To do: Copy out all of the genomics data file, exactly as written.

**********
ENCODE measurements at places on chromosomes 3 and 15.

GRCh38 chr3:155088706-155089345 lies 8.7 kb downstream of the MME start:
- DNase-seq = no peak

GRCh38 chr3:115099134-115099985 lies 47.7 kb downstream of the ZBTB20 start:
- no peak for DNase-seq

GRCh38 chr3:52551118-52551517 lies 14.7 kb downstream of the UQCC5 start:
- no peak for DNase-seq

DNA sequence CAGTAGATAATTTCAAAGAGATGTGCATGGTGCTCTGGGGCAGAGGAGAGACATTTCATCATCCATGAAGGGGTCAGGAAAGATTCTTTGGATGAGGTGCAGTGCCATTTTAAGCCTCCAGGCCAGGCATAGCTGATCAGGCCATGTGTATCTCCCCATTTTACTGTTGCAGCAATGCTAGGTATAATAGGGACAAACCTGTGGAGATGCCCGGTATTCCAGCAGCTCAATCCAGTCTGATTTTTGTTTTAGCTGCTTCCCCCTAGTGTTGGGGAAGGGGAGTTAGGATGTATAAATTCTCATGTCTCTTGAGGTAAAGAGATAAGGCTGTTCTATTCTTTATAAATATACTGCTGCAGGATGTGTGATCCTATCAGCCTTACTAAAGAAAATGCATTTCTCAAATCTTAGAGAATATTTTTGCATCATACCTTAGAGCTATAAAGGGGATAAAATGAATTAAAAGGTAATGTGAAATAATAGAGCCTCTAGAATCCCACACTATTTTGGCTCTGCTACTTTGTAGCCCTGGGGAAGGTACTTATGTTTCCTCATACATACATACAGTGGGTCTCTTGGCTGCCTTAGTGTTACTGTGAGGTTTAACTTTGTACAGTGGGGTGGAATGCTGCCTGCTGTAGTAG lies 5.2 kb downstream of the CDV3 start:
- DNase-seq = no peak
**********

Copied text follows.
ENCODE measurements at places on chromosomes 3 and 15.

GRCh38 chr3:155088706-155089345 lies 8.7 kb downstream of the MME start:
- DNase-seq = no peak

GRCh38 chr3:115099134-115099985 lies 47.7 kb downstream of the ZBTB20 start:
- no peak for DNase-seq

GRCh38 chr3:52551118-52551517 lies 14.7 kb downstream of the UQCC5 start:
- no peak for DNase-seq

DNA sequence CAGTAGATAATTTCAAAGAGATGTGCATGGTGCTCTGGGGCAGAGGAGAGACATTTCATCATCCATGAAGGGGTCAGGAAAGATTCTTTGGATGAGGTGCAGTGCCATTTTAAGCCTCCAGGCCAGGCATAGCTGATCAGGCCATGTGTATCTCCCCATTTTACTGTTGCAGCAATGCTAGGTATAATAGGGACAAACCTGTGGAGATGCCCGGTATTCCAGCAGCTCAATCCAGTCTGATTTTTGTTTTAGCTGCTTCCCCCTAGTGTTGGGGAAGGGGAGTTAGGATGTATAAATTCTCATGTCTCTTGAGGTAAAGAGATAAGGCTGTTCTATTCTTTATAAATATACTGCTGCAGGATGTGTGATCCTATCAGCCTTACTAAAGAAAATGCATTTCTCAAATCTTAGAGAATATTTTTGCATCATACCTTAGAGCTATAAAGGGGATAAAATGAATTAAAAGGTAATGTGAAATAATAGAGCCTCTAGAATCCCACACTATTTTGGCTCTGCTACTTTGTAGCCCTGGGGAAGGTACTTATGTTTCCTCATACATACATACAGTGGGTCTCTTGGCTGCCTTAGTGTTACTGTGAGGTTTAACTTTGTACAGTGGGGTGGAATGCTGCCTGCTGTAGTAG lies 5.2 kb downstream of the CDV3 start:
- DNase-seq = no peak